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The Internet could soon have a fast lane and a slow lane thanks to a new proposal from the Federal Communications Commission.

Under the proposed rule, Internet providers like Comcast would be able to give companies that are willing to pay for it a leg up by essentially delivering their content faster. That’s great if you’re a big corporation, but it’s a scary prospect if you’re a cash-strapped startup trying to become the next Netflix.

It’s also a cause for concern in the education world. Here are three things education experts worry could be impacted by the rule and what to keep an eye on during the public comment period, which is open until late July.

1. School broadband

The Obama administration has prioritized expanding high-speed Internet to classrooms across the country. But would this rule mean education services would have to pay to be in the fast lane or would they get a sort of free pass? And how do you decide who does and doesn’t deserve a pass?

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As Jeff Livingston, senior vice president of education policy at McGraw-Hill Education, posed a scenario to Politico where schools might be competing with big business. "Let's say that in a year when most states are deploying their online assessments, Justin Bieber decides to get married and the wedding is livestreamed on the Internet,” he said. “Who wins the battle for broadband there?"

The FCC did not immediately return a request for comment and the answers remain unclear.

But the FCC has pledged to spend more money on the E-rate program, which lets schools and libraries buy broadband services at discounted rates. Some of that funding could potentially be used to let education services into the fast lanes, but critics have pointed out that the program is already struggling to get Internet into all of the country’s classrooms. It remains to be seen whether they’d be allowed into potential fast lanes, too.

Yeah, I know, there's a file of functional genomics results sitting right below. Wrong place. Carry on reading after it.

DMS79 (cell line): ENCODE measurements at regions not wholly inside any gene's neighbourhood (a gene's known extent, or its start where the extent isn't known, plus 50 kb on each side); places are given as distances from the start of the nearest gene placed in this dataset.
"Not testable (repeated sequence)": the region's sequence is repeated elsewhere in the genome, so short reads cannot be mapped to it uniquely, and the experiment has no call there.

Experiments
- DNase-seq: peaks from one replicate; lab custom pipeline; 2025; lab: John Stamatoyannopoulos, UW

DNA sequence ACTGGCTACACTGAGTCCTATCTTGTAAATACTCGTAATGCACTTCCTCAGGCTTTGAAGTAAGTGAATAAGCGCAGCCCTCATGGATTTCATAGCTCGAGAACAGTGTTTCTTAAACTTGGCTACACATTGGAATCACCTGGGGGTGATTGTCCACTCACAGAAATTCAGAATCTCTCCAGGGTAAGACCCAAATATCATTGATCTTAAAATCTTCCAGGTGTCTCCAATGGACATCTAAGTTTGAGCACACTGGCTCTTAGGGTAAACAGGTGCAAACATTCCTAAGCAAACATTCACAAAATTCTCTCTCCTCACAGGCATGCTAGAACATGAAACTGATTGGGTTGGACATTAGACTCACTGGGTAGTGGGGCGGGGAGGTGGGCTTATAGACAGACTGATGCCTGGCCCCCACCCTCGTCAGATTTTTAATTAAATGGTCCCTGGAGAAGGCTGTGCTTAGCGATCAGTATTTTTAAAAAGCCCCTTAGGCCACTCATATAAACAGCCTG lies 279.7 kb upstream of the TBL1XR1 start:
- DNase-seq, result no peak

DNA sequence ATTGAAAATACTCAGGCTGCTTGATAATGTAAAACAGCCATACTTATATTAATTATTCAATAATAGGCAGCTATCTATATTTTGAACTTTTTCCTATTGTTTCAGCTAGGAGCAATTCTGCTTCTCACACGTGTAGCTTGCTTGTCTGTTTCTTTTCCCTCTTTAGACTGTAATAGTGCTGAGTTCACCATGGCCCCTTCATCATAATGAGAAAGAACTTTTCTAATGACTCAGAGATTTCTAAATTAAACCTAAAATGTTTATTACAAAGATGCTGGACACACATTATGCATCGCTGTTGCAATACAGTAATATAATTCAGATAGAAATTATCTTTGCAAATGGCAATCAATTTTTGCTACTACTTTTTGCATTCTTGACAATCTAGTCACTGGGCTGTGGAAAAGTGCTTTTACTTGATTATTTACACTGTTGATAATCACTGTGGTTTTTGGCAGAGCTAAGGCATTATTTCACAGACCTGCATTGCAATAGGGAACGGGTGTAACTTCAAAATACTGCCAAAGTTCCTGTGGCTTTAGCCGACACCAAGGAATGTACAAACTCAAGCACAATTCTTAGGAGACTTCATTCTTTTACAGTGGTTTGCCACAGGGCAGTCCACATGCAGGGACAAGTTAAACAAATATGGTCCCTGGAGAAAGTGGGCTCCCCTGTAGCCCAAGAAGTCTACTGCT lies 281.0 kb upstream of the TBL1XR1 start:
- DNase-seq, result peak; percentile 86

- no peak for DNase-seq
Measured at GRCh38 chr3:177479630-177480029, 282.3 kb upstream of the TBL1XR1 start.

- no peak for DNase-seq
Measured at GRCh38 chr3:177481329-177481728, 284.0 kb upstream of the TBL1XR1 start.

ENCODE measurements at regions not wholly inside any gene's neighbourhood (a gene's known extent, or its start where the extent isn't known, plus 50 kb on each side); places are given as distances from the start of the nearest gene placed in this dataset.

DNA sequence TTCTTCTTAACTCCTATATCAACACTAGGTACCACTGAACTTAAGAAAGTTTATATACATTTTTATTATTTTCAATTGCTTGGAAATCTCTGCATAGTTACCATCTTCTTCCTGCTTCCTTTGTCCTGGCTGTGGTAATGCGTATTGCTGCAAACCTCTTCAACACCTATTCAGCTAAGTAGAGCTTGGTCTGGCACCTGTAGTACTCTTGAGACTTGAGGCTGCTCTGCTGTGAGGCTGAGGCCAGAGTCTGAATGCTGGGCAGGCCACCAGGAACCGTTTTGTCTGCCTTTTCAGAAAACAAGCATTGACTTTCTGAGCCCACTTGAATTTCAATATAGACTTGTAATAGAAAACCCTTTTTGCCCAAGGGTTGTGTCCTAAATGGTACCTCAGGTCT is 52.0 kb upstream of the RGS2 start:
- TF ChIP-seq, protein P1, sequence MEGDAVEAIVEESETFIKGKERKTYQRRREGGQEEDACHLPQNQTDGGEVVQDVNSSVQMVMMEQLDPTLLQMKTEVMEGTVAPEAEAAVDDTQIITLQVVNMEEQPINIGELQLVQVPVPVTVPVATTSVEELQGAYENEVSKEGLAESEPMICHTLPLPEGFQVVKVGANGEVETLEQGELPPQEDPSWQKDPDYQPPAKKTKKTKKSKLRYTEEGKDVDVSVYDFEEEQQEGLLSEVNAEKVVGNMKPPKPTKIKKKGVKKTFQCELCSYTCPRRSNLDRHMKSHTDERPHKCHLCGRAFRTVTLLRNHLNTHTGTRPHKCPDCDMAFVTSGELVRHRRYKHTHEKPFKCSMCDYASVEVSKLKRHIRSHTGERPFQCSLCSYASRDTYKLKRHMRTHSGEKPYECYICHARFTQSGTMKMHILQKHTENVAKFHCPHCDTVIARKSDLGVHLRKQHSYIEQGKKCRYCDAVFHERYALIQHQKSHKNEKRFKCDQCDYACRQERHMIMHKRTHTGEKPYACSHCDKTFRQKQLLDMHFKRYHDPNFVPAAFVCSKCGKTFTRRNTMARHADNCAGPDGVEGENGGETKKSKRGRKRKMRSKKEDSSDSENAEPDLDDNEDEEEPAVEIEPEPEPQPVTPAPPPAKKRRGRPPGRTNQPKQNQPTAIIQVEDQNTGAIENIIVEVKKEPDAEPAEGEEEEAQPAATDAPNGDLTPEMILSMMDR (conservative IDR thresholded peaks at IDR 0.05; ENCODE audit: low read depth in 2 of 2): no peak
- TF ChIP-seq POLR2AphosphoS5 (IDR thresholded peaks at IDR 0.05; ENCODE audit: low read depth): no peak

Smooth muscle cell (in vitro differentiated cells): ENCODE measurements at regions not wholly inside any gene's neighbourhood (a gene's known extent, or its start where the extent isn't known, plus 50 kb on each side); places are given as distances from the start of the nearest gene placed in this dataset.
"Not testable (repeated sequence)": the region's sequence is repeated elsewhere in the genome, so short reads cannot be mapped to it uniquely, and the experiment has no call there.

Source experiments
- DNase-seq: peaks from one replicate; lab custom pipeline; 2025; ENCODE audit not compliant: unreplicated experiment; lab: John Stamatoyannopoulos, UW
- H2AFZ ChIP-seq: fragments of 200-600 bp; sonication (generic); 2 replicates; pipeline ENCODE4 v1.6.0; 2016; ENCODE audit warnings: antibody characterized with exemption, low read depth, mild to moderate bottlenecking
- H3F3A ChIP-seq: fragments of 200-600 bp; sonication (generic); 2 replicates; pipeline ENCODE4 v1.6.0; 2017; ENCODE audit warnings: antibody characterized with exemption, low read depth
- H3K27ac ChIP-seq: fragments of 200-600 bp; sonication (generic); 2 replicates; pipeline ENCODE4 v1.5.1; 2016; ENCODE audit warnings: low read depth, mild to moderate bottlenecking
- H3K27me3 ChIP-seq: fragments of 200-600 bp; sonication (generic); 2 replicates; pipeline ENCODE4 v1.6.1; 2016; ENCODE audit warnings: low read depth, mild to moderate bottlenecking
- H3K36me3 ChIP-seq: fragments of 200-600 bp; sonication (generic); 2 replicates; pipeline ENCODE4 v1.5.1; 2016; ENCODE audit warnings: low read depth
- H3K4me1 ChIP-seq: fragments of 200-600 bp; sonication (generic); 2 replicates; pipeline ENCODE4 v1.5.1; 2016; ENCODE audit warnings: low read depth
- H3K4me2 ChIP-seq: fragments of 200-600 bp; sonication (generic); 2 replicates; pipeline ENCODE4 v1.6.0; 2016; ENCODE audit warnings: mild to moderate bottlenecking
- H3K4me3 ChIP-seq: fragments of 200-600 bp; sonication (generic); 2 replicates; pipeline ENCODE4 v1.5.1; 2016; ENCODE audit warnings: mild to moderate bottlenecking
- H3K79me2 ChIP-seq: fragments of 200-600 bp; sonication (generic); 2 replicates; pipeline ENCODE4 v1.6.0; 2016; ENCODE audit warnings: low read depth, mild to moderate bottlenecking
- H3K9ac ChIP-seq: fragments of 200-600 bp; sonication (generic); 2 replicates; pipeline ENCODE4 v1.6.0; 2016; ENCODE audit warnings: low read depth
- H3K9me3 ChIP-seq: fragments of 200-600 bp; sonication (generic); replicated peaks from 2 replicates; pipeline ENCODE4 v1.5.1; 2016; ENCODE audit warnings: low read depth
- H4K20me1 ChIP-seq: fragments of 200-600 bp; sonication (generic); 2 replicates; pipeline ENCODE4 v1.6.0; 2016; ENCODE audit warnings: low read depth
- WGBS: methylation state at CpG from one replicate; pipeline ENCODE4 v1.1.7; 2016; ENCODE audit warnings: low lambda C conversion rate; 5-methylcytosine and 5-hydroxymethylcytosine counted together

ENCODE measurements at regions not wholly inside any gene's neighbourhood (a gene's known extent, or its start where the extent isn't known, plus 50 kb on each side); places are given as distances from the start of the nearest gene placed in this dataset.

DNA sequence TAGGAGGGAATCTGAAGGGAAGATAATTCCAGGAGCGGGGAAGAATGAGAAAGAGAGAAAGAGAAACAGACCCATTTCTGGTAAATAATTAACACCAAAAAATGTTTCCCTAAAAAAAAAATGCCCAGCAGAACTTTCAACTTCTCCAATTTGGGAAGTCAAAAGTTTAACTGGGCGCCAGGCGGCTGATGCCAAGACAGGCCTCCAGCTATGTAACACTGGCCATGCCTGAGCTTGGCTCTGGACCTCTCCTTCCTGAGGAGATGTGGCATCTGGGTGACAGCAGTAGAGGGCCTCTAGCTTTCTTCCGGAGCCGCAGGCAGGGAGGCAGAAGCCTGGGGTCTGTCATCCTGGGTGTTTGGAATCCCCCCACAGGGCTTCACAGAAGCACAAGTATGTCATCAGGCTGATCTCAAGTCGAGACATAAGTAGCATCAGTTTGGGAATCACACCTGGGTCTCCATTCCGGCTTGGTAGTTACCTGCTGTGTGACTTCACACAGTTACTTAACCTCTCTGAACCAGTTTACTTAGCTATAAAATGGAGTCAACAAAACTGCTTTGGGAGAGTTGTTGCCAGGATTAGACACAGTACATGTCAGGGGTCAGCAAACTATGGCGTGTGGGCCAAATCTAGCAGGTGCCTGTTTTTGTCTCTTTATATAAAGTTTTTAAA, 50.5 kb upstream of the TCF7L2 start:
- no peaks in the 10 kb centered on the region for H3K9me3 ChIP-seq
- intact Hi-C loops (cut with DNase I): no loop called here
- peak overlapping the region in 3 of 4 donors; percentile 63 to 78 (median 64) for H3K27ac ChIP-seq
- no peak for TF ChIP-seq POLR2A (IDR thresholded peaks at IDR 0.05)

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2. Research universities

Institutions of higher learning are worried about the potential impact of the proposal both on research and on student learning.

"The implications for universities are profound in terms of restricting the ability to perform research, to share research, to collaborate, to provide our students with the best access to information and the best opportunities to learn," Barbara Stripling, president of the American Library Association and an assistant professor of practice at the School of Information Studies at Syracuse University, told the Chronicle of Higher Education.

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The Chronicle reports that dozens of professors and other academics are banding together to send letters to the FCC opposing the proposal.

Universities are increasingly turning to online courses and resources, but with their tight budgets, paying for fast-lane services could be cost prohibitive.

3. Would for-profit colleges benefit?

For-profit colleges spend nearly a quarter of their budgets on advertising, marketing and recruiting. By comparison, nonprofits spend less than one percent of their budgets on marketing.

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Community colleges, which have vocational programs that compete with those at for-profits, have long been concerned about the ability of for-profits to pay for better placement in search engine results.

Now, some student activists are worried that the FCC’s proposal could give for-profit institutions an even bigger edge by allowing them to devote significant amounts of money to paying for priority “fast lane” service.

Jim Hermes, associate vice president of government relations for the American Association of Community Colleges, said it’s still early in the debate and he’s not sure that even for-profits operate at a high enough level to pay for Internet priority.

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But, he said, “community colleges are very involved in distance education, so we’re concerned about any possible structure that would unfavorably impact our institutions’ ability to deliver on that.”

Emily DeRuy is a Washington, D.C.-based associate editor, covering education, reproductive rights, and inequality. A San Francisco native, she enjoys Giants baseball and misses Philz terribly.